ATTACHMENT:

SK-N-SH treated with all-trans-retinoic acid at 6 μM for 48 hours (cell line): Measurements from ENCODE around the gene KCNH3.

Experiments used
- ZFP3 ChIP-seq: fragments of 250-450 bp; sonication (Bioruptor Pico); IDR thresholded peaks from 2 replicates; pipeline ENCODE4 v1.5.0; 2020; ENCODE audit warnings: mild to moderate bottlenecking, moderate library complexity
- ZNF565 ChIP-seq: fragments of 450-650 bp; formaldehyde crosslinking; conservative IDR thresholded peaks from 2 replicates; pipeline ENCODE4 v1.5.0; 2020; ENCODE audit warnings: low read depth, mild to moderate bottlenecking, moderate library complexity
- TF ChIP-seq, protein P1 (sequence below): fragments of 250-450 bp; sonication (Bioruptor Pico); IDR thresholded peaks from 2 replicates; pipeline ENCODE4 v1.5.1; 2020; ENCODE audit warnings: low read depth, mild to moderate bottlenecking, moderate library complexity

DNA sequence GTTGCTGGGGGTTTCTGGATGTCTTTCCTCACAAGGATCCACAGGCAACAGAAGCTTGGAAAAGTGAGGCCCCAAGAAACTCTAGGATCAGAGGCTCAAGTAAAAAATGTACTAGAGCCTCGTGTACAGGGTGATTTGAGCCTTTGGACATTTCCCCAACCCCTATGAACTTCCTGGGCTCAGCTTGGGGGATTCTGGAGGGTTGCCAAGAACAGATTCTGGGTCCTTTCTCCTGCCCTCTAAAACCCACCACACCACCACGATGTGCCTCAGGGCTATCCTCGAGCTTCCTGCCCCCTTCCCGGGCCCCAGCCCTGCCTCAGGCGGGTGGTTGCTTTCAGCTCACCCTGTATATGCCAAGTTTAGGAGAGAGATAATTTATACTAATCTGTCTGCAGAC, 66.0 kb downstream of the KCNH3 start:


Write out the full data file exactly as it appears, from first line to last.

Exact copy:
SK-N-SH treated with all-trans-retinoic acid at 6 μM for 48 hours (cell line): Measurements from ENCODE around the gene KCNH3.

Experiments used
- ZFP3 ChIP-seq: fragments of 250-450 bp; sonication (Bioruptor Pico); IDR thresholded peaks from 2 replicates; pipeline ENCODE4 v1.5.0; 2020; ENCODE audit warnings: mild to moderate bottlenecking, moderate library complexity
- ZNF565 ChIP-seq: fragments of 450-650 bp; formaldehyde crosslinking; conservative IDR thresholded peaks from 2 replicates; pipeline ENCODE4 v1.5.0; 2020; ENCODE audit warnings: low read depth, mild to moderate bottlenecking, moderate library complexity
- TF ChIP-seq, protein P1 (sequence below): fragments of 250-450 bp; sonication (Bioruptor Pico); IDR thresholded peaks from 2 replicates; pipeline ENCODE4 v1.5.1; 2020; ENCODE audit warnings: low read depth, mild to moderate bottlenecking, moderate library complexity

DNA sequence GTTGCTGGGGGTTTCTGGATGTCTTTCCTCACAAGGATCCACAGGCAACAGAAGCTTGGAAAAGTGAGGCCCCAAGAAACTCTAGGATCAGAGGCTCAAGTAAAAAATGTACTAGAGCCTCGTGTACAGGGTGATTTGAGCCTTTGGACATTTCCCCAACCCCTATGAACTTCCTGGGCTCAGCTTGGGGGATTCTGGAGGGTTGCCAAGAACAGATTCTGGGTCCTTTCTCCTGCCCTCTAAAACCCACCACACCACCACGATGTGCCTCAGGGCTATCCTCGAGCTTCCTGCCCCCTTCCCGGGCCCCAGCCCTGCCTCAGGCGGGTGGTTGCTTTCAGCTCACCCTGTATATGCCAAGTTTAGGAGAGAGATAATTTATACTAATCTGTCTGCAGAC, 66.0 kb downstream of the KCNH3 start: